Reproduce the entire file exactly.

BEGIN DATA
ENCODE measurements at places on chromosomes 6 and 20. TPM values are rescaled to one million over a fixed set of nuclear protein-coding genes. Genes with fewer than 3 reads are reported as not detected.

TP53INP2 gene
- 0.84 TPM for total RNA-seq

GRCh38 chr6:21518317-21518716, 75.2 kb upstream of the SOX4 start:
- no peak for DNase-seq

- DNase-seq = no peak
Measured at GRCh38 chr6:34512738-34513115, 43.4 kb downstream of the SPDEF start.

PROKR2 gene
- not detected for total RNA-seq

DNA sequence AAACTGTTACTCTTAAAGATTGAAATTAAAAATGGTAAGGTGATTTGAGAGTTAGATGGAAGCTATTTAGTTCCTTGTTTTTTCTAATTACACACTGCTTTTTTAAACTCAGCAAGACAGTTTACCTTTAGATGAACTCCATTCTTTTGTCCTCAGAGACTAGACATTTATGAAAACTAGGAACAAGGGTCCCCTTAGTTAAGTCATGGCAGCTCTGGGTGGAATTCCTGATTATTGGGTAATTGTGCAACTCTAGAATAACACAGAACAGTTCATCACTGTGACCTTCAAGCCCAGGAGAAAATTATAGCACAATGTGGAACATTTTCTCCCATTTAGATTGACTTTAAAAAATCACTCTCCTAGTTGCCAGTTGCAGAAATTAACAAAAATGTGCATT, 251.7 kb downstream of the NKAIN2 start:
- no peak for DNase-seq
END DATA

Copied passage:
ENCODE measurements at places on chromosomes 6 and 20. TPM values are rescaled to one million over a fixed set of nuclear protein-coding genes. Genes with fewer than 3 reads are reported as not detected.

TP53INP2 gene
- 0.84 TPM for total RNA-seq

GRCh38 chr6:21518317-21518716, 75.2 kb upstream of the SOX4 start:
- no peak for DNase-seq

- DNase-seq = no peak
Measured at GRCh38 chr6:34512738-34513115, 43.4 kb downstream of the SPDEF start.

PROKR2 gene
- not detected for total RNA-seq

DNA sequence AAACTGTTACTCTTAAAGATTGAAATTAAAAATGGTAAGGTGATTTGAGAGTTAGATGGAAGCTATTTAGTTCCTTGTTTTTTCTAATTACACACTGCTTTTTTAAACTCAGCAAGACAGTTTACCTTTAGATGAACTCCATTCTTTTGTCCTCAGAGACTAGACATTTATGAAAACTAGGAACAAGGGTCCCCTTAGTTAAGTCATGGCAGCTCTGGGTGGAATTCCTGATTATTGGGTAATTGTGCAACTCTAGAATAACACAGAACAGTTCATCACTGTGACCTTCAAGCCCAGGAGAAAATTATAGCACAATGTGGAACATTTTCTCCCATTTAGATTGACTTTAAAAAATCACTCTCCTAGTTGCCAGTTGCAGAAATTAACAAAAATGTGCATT, 251.7 kb downstream of the NKAIN2 start:
- no peak for DNase-seq